In 2016, Caltech researchers Michael Brown and Konstantin Batygin proposed evidence for the existence of a new planet, and a search for Planet Nine ensued. In February, campus graduate students Michael Medford and Danny Goldstein introduced a novel search technique.
Planet Nine has little in common with Pluto, the planet Brown is often accused of “killing,” because his research led to its declassification.
According to Batygin, Planet Nine is about 10 times “more massive” than Earth, takes 10,000 to 20,000 years to orbit the sun and — unlike other planets in the solar system — has an elliptical rather than circular orbit.
“We haven’t seen Planet Nine directly. … We do, however, know that it’s there based on the gravitational influence it exerts upon the field of debris beyond Neptune, called the Kuiper belt,” Batygin said.
Objects in our solar system with distant orbits — more than 400 years — appear clustered together in space, Batygin said. The only “viable explanation” for this “anomalous” physical clustering is a distant planet’s existence, according to Batygin.
The problem for researchers now lies in locating Planet Nine.
“It’s much, much harder than finding a needle in a haystack — it’s like finding a needle in a billion haystacks but with the advantage that you’re allowed to use computers to help you search,” said Yale professor of astronomy Greg Laughlin, who with graduate student Sarah Millholland used simulations to further define Planet Nine’s orbital parameters.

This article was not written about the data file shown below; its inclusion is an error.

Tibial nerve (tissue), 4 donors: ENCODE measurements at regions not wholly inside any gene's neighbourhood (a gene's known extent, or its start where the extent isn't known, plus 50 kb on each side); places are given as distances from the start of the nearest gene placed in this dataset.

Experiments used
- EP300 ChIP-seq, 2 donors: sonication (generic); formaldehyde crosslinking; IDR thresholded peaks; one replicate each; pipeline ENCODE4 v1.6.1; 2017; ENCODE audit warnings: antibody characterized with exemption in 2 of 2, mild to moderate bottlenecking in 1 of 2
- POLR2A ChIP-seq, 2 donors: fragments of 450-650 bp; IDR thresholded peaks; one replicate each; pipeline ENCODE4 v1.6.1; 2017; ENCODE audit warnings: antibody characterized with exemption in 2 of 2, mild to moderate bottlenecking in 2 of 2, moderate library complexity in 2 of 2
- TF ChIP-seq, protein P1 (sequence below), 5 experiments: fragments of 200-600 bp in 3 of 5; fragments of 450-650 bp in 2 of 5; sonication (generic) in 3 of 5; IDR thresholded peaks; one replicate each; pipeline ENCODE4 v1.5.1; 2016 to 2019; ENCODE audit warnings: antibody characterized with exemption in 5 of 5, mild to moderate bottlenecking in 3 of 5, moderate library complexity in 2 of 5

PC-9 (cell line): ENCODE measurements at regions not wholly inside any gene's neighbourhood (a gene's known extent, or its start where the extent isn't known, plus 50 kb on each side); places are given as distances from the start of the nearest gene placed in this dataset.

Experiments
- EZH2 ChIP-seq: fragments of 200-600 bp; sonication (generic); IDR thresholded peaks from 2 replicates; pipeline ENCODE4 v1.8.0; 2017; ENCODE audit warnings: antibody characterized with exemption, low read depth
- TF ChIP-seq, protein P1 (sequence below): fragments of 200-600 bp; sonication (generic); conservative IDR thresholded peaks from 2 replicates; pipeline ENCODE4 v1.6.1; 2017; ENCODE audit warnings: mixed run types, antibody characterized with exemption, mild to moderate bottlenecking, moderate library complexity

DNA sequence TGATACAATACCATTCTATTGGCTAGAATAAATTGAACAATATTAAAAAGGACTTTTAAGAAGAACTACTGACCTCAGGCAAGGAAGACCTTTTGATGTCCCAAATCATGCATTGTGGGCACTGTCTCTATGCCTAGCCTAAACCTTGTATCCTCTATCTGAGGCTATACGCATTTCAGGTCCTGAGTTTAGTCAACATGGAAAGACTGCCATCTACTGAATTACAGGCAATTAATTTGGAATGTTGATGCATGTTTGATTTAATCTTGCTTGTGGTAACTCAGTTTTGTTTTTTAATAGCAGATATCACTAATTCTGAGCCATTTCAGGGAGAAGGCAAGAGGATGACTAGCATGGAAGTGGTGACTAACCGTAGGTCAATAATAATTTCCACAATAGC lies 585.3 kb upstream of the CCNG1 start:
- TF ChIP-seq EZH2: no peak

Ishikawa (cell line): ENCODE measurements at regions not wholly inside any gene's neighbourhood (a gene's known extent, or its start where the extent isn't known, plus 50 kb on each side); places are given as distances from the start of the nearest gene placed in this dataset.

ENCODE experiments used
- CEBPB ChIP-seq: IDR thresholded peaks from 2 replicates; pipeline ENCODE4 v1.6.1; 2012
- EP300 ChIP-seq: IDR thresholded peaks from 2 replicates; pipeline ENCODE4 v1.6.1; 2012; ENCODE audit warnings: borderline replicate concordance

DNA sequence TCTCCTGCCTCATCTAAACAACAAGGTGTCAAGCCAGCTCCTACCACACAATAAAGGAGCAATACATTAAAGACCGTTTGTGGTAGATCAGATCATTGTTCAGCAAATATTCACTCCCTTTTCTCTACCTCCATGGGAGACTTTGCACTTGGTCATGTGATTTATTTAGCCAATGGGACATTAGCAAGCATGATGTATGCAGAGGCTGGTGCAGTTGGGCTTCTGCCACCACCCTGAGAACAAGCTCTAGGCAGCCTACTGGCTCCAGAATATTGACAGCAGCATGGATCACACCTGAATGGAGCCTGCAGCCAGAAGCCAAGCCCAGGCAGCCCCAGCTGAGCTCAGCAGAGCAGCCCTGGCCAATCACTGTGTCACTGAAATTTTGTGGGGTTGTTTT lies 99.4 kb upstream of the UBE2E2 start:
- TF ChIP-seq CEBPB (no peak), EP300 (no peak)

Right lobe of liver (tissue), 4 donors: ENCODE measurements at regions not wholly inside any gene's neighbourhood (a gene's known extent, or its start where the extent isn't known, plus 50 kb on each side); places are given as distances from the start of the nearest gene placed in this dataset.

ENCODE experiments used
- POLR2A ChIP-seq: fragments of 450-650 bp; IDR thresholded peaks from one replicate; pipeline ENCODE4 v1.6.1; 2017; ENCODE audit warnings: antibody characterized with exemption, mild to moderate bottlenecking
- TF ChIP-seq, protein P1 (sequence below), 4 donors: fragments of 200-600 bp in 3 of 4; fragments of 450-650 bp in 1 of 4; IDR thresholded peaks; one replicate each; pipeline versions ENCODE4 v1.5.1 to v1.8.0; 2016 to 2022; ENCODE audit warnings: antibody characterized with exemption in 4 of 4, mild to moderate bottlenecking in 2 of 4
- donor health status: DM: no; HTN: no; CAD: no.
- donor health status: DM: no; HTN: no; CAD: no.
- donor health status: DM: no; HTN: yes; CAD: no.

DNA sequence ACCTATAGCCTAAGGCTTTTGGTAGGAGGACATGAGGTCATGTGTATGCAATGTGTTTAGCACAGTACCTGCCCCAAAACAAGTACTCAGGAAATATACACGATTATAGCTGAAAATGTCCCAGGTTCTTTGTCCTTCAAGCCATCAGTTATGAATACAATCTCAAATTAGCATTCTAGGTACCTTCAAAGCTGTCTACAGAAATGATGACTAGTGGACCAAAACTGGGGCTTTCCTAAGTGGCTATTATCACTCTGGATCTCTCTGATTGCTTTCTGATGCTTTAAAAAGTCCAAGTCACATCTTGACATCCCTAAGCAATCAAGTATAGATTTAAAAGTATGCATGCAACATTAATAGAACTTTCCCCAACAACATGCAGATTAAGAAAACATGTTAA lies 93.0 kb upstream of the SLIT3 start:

Brown, Batygin and other astronomers’ search for Planet Nine often involves meticulously scanning the night sky with a telescope, the direct method used to locate Uranus and Neptune.
Rather than capturing new images, Medford and Goldstein are repurposing past data through a new software developed with their faculty advisor, adjunct professor of astronomy Peter Nugent.
Looking at about a million images previously collected from a San Diego-based telescope, software overlaps the images and subtracts known objects such as stars: locating objects that change from night to night in a specific section of the sky.
Their system then guesses the direction of the planet’s orbit, shifts the millions of images along the possible ellipses and adds them together.
“In doing so, you hope to bring out from the background signals or planets that would otherwise be invisible in any one single image,” Medford said.
According to Medford, around 10 billion ways to combine the images exist. Even if the methodology doesn’t locate Planet Nine, it could narrow the search area or help locate new objects.
“I think it’d be the absolute coolest way to discover Planet Nine because they’re looking within existing data,” Batygin said.
Laughlin places the odds of finding Planet Nine around fifty-fifty. He believes locating Planet Nine — “a discovery that’d be just about the biggest thing that could happen in astronomy, and maybe all of science in the near term” — may lie in the combination of different researchers’ theoretical, simulation and data-mining approaches.
According to Medford, finding Planet Nine could indicate the solar system is “much bigger than we think.”
“If something that big formed that far out, then our idea of the early conditions of the early solar system is maybe missing some pieces,” Goldstein said.